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Der Fall Russland: Korruption als Kollateralschaden der Transformation?

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  • Petra Stykow
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    Abstract

    Corruption economics usually attributes the pervasiveness of corruption in post-communist Russia to the shortcomings of market reforms. While this seems to be an adequate explanation of the dramatic increase of monetarized corruption during transition, it misses the other side of the coin: In addition to "market corruption" Russia is plagued by clientelistic "parochial corruption", a consequence of the incomplete separation between political and economic spheres. Not eliminated during the early 1990s, this intertwining of business and politics has been reinforced during the last few years, accompanied by increasing levels of parochial corruption. Hence, combating corruption of both forms needs more than merely anti-corruption strategies, namely the redefinition of relationships between state and society as cornerstone of democratic institution-building. While Putin's neo-authoritarian reconstitution of the Russian state actually may yield effective campaigns against market corruption, the prospects to contain parochial corruption remain rather bleak. Der Mainstream der Korruptionsforschung schreibt das hohe Ausmaß an Korruption im postkommunistischen Russland dem Design und der Umsetzung der Marktreformen seit Anfang der 90er Jahre zu. Tatsächlich kann die Zunahme von Bestechung den Turbulenzen des Übergangs plausibel zugerechnet werden. Erweitert man die Betrachtung jedoch um die klientelistisch regulierte "parochiale Korruption", dann ist zwar deren Weiterexistenz den Mängeln der Reformpolitik anzulasten, nicht aber ihre Ursache. Diese liegt vielmehr in der unvollständigen Ausdifferenzierung der Sphären "Politik" und "Wirtschaft". Die Verflechtung beider Bereiche hat in Russland eine lange Tradition, die durch die Reformen bisher nicht gebrochen wurde und sich in jüngster Zeit wieder verstärkt hat. Die Aussichten erfolgreicher Korruptionsbekämpfung müssen deshalb auch unter der demokratietheoretischen Perspektive des Verhältnisses von Staat und Gesellschaft bewertet werden: Angesichts der neoautoritären Rekonstituierungstendenzen des russischen Staates unter Putin stehen sie unter Umständen günstig für die Eindämmung marktförmiger, nicht aber parochialer Korruption.

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    Bibliographic Info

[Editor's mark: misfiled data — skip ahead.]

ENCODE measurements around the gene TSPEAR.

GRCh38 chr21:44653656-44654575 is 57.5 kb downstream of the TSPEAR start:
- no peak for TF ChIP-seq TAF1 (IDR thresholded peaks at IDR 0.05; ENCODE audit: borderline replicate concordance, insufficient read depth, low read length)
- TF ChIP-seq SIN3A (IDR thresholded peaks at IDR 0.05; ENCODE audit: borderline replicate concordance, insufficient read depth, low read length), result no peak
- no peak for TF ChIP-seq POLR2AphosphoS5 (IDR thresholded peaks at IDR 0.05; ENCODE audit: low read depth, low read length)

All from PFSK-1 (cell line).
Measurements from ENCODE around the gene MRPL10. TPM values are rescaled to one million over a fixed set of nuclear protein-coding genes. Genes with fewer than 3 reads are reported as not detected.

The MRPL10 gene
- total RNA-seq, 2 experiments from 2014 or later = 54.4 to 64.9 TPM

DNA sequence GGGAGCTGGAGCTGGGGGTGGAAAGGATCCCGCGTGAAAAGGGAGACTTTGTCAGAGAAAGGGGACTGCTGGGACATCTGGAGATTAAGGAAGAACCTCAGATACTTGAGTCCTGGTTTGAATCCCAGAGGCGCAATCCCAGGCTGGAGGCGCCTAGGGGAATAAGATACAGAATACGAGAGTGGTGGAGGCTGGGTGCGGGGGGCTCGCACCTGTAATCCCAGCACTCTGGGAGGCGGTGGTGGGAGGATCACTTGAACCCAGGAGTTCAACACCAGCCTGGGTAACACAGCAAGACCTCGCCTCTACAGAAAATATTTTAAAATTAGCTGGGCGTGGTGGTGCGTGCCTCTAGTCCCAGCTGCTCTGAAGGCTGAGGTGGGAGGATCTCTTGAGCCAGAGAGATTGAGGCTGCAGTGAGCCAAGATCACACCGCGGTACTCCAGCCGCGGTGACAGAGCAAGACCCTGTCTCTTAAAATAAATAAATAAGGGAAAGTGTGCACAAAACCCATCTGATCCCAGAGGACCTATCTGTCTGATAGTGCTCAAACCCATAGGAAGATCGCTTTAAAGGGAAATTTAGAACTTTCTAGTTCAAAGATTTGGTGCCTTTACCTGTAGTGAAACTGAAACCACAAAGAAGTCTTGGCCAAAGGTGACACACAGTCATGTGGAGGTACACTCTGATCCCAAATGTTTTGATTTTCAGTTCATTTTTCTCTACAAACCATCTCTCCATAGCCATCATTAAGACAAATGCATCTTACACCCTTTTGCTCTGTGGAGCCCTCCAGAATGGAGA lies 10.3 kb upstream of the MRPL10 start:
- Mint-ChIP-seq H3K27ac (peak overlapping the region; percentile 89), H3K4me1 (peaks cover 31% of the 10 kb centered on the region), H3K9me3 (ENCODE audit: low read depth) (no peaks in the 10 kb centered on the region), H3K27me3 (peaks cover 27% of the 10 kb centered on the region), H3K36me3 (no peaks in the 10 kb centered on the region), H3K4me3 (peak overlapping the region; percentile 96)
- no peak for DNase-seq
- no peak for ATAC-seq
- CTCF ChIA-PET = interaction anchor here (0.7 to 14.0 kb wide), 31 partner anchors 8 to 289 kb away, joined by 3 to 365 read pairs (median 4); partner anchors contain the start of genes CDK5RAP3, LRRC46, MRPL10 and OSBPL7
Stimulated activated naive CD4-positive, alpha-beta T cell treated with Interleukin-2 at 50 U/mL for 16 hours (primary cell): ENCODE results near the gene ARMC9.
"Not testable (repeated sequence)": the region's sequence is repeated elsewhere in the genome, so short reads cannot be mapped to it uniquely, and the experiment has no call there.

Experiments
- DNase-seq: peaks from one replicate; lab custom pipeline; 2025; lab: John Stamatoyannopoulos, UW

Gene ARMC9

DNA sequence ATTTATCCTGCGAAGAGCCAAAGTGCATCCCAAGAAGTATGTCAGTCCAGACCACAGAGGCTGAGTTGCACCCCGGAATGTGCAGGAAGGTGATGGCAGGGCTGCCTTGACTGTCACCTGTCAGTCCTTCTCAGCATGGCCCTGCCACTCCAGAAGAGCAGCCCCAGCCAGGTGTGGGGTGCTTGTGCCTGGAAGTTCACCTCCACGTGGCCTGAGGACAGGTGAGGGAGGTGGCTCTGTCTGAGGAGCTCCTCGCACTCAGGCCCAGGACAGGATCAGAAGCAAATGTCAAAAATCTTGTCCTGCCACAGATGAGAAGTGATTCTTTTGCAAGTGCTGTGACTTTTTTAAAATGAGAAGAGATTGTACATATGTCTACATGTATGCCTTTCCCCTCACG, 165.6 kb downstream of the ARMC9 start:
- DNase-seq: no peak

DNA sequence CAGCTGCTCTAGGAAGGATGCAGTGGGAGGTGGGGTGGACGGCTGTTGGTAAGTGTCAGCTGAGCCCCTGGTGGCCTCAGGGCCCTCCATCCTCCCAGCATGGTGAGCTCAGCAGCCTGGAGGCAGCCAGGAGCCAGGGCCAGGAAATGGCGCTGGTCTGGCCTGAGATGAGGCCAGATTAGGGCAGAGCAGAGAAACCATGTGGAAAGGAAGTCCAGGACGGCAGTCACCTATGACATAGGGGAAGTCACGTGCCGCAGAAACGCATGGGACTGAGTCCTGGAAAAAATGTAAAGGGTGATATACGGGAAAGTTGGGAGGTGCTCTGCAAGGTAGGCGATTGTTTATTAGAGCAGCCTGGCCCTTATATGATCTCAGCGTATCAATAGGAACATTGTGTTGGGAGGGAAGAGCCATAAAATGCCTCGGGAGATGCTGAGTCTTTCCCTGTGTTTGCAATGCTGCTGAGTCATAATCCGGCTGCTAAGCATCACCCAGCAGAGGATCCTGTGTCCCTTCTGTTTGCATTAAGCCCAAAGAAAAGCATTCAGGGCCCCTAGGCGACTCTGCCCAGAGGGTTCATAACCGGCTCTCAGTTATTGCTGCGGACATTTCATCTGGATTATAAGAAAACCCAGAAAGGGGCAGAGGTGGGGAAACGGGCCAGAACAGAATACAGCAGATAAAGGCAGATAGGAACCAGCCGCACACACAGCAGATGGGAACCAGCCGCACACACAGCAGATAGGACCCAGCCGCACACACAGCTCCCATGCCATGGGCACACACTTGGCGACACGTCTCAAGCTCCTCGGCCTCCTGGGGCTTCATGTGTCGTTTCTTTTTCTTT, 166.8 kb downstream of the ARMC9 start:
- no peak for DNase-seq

Article provided by DIW Berlin, German Institute for Economic Research in its journal Vierteljahrshefte zur Wirtschaftsforschung.

    Volume (Year): 73 (2004)
    Issue (Month): 2 ()
    Pages: 247-262

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    Handle: RePEc:diw:diwvjh:73-20-6

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    1. Frank, Bjorn & Schulze, Gunther G., 2000. "Does economics make citizens corrupt?," Journal of Economic Behavior & Organization, Elsevier, vol. 43(1), pages 101-113, September.
    2. Klaus Abbink & Heike Hennig-Schmidt, 2002. "Neutral versus Loaded Instructions in a Bribery Experiment," Bonn Econ Discussion Papers bgse23_2002, University of Bonn, Germany.
    3. Klaus Abbink & Bernd Irlenbusch & Elke Renner, 2000. "An Experimental Bribery Game," Econometric Society World Congress 2000 Contributed Papers 1389, Econometric Society.
    4. Abigail Barr & Magnus Lindelow & Pieter Serneels, 2003. "To serve the community or oneself: the public servant's dilemma," CSAE Working Paper Series 2003-11, Centre for the Study of African Economies, University of Oxford.
    5. Klaus Abbink, 2000. "Fair Salaries and the Moral Costs of Corruption," Bonn Econ Discussion Papers bgse1_2000, University of Bonn, Germany.
    6. Bjorn Frank & Guenther G. Schulze, 2000. "Deterrence versus Intrinsic Motivation: Experimental Evidence on the Determinants of Corruptibility," Econometric Society World Congress 2000 Contributed Papers 0950, Econometric Society.
    7. Frey, Bruno S & Oberholzer-Gee, Felix, 1997. "The Cost of Price Incentives: An Empirical Analysis of Motivation Crowding-Out," American Economic Review, American Economic Association, vol. 87(4), pages 746-55, September.
    8. Fehr, Ernst & Gachter, Simon, 1998. "Reciprocity and economics: The economic implications of Homo Reciprocans1," European Economic Review, Elsevier, vol. 42(3-5), pages 845-859, May.
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